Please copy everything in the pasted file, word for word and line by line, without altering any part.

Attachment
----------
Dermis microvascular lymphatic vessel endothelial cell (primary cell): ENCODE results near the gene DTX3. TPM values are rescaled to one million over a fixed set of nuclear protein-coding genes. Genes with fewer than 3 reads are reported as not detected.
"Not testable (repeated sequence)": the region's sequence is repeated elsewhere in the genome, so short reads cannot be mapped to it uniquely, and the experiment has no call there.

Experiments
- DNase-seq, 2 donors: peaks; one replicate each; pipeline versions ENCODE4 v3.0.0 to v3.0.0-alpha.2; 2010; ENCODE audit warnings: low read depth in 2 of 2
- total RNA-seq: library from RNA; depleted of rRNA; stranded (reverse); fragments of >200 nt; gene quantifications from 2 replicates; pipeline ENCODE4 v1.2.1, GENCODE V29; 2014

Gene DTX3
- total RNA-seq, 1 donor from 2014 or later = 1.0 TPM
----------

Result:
Dermis microvascular lymphatic vessel endothelial cell (primary cell): ENCODE results near the gene DTX3. TPM values are rescaled to one million over a fixed set of nuclear protein-coding genes. Genes with fewer than 3 reads are reported as not detected.
"Not testable (repeated sequence)": the region's sequence is repeated elsewhere in the genome, so short reads cannot be mapped to it uniquely, and the experiment has no call there.

Experiments
- DNase-seq, 2 donors: peaks; one replicate each; pipeline versions ENCODE4 v3.0.0 to v3.0.0-alpha.2; 2010; ENCODE audit warnings: low read depth in 2 of 2
- total RNA-seq: library from RNA; depleted of rRNA; stranded (reverse); fragments of >200 nt; gene quantifications from 2 replicates; pipeline ENCODE4 v1.2.1, GENCODE V29; 2014

Gene DTX3
- total RNA-seq, 1 donor from 2014 or later = 1.0 TPM